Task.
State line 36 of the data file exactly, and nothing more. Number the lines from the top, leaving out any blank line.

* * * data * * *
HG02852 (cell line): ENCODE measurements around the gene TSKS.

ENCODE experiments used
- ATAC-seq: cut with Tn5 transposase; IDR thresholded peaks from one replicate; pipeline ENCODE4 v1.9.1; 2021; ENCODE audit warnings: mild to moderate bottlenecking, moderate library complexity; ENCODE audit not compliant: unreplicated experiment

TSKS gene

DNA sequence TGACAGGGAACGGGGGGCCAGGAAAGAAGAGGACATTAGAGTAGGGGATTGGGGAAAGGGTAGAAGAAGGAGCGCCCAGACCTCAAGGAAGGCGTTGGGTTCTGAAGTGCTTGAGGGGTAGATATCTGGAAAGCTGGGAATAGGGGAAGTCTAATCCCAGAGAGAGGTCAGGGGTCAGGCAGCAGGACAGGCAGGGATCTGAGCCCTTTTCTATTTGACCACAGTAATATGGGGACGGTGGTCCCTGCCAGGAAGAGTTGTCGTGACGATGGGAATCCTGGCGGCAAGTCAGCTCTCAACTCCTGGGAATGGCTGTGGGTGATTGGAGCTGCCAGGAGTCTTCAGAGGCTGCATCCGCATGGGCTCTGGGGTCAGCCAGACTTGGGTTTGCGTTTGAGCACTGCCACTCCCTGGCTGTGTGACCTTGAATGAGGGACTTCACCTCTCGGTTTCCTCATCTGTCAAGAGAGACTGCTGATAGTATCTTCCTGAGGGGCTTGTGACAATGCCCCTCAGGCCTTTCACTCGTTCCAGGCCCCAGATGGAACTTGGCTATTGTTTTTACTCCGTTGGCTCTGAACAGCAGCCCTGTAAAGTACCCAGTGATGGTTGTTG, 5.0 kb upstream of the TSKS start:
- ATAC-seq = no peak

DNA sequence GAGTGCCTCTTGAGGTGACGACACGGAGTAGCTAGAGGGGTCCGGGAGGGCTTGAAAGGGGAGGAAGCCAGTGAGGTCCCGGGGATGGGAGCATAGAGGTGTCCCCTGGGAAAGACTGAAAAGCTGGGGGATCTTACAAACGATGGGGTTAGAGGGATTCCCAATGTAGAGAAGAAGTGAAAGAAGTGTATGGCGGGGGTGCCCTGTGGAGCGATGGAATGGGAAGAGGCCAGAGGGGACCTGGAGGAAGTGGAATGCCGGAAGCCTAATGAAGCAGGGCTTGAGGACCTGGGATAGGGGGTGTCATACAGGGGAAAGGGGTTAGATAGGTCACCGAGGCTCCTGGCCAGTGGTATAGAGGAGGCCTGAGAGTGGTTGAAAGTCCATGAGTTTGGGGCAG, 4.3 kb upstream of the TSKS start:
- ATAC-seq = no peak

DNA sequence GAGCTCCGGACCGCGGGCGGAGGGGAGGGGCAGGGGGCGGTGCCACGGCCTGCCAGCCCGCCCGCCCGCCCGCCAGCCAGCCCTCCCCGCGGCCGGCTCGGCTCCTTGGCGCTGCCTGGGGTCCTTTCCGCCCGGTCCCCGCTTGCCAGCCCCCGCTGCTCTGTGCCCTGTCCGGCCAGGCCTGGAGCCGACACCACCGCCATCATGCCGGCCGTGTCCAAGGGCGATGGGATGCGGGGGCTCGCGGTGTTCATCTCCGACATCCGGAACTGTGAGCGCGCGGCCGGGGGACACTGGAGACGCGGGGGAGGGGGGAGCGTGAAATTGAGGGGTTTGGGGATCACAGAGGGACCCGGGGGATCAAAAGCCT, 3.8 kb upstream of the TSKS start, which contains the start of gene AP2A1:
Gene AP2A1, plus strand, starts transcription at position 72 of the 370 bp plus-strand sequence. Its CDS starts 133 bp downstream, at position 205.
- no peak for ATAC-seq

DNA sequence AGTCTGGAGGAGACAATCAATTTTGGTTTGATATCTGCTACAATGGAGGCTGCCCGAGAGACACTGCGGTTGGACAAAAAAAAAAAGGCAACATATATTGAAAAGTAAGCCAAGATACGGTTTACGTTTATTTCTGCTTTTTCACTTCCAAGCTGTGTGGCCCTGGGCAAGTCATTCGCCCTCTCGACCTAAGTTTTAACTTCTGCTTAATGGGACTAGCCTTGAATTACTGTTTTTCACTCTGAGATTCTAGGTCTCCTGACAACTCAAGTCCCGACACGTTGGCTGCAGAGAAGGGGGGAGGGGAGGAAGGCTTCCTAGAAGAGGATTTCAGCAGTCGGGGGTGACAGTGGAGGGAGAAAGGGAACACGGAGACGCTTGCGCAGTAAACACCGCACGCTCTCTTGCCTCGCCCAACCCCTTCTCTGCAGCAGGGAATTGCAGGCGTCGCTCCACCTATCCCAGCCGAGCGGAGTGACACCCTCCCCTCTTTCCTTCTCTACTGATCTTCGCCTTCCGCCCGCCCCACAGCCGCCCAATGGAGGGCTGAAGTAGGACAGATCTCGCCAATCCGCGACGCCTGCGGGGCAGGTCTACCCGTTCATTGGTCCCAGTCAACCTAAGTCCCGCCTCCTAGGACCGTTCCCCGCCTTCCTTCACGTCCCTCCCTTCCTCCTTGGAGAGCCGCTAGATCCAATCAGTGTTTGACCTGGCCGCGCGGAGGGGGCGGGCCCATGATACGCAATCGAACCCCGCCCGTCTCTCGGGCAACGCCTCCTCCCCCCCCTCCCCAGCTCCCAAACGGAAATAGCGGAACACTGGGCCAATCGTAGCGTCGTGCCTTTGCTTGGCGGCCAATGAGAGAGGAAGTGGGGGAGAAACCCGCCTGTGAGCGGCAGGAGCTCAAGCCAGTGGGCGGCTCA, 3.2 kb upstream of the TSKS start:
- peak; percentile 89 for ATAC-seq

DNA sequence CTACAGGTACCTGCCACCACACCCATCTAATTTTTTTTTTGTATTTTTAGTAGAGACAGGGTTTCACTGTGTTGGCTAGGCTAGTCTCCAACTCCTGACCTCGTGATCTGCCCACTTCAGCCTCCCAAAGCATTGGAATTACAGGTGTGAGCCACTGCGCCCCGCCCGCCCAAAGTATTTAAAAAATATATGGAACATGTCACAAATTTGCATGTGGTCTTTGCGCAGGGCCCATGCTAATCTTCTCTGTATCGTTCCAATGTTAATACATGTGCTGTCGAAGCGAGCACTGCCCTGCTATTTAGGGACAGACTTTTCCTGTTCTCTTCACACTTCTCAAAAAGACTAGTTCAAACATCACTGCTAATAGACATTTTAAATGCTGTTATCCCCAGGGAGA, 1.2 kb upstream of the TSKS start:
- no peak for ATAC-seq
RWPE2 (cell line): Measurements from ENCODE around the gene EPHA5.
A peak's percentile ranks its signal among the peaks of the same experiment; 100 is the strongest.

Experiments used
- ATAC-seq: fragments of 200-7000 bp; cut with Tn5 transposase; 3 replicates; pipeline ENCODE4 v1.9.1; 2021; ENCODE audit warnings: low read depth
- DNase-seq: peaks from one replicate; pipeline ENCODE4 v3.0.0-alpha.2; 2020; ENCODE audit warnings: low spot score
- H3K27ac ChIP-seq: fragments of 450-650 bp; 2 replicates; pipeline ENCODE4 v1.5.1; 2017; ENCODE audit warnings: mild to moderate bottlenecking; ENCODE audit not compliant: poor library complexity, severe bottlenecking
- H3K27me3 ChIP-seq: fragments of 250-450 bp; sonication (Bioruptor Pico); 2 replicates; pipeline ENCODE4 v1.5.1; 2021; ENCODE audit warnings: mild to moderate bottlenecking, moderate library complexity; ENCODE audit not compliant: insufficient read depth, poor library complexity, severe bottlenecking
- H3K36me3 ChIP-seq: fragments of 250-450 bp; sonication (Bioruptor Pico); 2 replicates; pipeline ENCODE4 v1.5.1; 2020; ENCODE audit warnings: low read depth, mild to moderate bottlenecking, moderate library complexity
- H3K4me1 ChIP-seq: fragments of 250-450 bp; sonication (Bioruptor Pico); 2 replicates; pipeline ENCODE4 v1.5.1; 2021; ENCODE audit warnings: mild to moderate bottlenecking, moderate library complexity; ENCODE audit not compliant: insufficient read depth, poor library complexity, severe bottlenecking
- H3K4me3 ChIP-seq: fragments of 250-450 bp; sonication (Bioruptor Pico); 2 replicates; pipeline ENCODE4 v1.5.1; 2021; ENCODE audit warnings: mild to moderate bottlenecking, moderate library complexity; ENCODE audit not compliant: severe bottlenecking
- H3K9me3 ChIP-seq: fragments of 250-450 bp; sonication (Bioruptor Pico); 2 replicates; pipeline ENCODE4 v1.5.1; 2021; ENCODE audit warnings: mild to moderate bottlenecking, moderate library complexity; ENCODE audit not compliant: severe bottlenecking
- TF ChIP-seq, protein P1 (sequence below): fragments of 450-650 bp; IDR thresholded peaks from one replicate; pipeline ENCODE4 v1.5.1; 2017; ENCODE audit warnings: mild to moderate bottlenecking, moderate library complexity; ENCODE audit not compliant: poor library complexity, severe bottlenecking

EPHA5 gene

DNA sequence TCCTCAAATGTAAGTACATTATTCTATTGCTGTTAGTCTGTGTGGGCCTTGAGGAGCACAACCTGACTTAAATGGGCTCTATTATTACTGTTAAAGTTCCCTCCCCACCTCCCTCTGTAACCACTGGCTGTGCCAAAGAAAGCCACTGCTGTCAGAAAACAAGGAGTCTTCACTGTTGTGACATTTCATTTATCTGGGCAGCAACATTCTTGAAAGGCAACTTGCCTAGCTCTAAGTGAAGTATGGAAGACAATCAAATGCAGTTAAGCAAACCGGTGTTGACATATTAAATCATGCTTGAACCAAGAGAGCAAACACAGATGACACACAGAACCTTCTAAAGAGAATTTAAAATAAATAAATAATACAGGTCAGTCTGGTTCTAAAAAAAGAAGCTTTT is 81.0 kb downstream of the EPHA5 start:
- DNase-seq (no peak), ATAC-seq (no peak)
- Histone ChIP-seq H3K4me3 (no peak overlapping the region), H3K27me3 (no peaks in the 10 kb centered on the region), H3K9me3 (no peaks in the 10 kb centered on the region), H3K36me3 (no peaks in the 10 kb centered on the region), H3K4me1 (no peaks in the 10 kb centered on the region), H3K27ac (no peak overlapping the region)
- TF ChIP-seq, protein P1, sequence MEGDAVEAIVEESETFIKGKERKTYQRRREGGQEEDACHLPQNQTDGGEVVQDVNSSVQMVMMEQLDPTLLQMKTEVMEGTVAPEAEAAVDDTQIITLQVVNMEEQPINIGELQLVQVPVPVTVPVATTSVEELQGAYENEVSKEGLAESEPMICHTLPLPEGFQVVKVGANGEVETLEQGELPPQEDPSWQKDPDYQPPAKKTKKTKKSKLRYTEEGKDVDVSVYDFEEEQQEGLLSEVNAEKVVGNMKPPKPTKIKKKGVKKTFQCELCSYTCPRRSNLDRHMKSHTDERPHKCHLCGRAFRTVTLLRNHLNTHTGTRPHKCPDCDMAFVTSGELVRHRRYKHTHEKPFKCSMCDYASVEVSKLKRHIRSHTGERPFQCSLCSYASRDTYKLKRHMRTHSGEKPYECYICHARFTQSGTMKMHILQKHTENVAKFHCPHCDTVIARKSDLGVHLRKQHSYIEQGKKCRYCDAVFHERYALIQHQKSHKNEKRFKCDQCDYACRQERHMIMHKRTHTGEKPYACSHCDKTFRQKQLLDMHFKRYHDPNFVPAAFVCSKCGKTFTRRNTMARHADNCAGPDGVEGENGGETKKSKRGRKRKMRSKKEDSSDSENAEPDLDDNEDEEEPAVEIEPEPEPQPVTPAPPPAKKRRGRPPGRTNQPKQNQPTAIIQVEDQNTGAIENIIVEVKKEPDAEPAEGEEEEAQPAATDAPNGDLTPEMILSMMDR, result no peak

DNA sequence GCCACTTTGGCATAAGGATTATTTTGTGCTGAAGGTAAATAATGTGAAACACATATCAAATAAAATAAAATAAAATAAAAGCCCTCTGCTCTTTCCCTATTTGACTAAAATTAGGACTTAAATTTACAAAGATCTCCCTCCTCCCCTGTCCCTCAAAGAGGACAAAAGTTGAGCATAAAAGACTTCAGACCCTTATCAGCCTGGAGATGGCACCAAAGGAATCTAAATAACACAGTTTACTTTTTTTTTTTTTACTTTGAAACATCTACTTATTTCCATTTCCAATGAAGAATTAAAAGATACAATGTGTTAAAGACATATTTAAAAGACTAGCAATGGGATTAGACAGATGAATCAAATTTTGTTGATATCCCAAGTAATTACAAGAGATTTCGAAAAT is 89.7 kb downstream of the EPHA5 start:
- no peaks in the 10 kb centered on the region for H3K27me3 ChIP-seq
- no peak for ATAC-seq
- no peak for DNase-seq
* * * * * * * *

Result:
- no peak for DNase-seq